(Regulatory) Big Brother

The last of the noteworthy new features this year premiered on June 4, with the publication of Law 3/2013. This Law makes far-reaching changes to the existing system of regulatory supervision by creating a new Big Brother or Super Regulator: the National Markets and Antitrust Commission (CNMC).

This new super agency will swallow up the existing National Antitrust Commission and the majority of the existing industry supervisory authorities, namely, the National Energy Commission, the Telecommunications Market Commission, the Rail Regulation Committee, the Airport Economic Regulation Commission and the National Postal Industry Commission. The Law also drops plans to set up a future National Gaming Commission and a State Council for Audiovisual Media. However, financial supervisory authorities (the National Securities Market Commission, Bank of Spain) and the Nuclear Safety Council are not included within the scope of application of the Law and therefore remain as separate regulators.

The Law merely sets out the new institutional framework, leaving the legislative content in the areas of antitrust law and compliance largely untouched. In particular, the definitions of 'prohibited conduct', the system for controlling concentrations and the rules on monitoring State aid remain unchanged, as do the specific rules on the different regulated sectors.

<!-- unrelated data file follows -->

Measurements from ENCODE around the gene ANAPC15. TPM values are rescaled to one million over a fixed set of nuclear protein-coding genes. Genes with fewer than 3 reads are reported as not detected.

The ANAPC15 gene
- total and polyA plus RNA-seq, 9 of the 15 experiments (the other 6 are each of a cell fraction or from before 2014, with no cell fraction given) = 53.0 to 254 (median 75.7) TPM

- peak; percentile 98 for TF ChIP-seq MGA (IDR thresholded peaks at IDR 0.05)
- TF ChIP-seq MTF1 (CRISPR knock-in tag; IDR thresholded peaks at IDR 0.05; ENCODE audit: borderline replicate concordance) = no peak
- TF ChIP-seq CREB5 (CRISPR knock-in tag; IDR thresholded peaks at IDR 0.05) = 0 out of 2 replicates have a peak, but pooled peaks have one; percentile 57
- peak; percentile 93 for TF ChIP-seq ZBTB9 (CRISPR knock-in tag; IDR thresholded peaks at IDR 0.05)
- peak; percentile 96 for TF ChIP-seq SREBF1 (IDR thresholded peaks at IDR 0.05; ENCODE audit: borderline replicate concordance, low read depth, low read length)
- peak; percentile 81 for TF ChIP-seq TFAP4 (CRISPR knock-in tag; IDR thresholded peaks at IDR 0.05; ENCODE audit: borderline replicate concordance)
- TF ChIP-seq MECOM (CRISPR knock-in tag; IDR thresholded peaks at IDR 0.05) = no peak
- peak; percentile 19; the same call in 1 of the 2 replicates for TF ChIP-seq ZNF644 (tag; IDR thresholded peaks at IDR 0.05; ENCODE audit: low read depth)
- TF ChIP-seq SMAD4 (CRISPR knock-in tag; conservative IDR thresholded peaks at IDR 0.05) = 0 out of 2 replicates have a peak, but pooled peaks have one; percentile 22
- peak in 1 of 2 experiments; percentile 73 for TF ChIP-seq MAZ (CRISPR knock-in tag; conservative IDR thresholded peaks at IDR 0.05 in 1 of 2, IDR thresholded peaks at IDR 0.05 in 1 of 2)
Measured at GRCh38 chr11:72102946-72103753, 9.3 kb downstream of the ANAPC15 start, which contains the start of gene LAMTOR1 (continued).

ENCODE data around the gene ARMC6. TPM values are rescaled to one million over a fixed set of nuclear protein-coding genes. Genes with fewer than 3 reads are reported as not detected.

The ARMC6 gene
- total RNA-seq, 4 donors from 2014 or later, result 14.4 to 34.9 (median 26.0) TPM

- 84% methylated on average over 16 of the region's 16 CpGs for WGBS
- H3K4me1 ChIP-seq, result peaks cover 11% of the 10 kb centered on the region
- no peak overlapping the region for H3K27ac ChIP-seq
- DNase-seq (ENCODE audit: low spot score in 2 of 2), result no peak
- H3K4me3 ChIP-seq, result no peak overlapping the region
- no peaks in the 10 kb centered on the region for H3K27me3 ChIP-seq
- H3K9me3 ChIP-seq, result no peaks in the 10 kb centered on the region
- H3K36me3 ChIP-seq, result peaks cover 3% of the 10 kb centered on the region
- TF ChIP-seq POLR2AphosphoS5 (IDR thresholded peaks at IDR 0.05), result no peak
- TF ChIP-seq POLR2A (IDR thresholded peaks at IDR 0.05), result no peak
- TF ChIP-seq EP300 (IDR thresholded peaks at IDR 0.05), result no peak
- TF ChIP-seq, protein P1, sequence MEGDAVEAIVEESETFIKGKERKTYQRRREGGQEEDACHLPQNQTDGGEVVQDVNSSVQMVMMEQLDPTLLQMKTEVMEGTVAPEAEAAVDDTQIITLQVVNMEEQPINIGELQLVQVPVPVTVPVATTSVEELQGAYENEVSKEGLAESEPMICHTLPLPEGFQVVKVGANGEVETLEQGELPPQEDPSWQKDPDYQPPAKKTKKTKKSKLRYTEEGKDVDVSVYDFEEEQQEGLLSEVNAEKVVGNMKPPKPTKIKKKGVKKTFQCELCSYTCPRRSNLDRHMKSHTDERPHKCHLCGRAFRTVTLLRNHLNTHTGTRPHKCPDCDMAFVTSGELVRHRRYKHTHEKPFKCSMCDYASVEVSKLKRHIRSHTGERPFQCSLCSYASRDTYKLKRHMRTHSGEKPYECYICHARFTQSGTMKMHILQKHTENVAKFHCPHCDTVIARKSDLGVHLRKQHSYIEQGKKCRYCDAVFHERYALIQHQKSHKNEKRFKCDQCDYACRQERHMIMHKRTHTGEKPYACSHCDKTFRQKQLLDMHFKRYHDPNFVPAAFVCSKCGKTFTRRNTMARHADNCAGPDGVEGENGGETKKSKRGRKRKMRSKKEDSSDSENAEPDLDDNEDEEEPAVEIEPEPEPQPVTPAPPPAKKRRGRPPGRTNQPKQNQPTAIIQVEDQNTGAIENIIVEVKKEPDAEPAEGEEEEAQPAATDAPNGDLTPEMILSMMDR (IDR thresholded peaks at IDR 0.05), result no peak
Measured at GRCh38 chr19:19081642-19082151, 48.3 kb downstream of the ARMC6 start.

The creation of the CNMC stems from a critical review of what the Preamble to the Law calls "the proliferation of bodies with supervisory powers," a situation in practice that can undermine legal certainty and institutional confidence. The new approach should allow economies of scale to be harnessed and an integrated view to be taken, in line with trends observed in certain neighbouring countries. At the same time, the Law overhauls the powers attributed to the newly integrated authorities, stripping them of those that do not require the involvement of an independent authority and transferring them to the relevant government ministries in each field.



Fernando Vives

About the author

Practices in the areas of corporate/M&A, private equity, securities market law, banking and finance and insurance. Specialises in major transactions including regulatory matters concerning listed companies. Most recently advised in the €405 million sale of Seguros Groupama (2012), the €6.5 billion merger of Iberia and British Airways (2011) or the €5 billion acquisition by BBVA of 24.9% in Garanti (2010).

Professional Memberships: Madrid Bar Association. Commercial Law Professor (ICADE).

Career: Doctor in law (Cum Laude) and law and economics graduate from ICADE. Joined Garrigues in 1986 becoming partner in 1998. Head of the Corporate/Commercial Law (2001-09). Managing Partner since September 2009.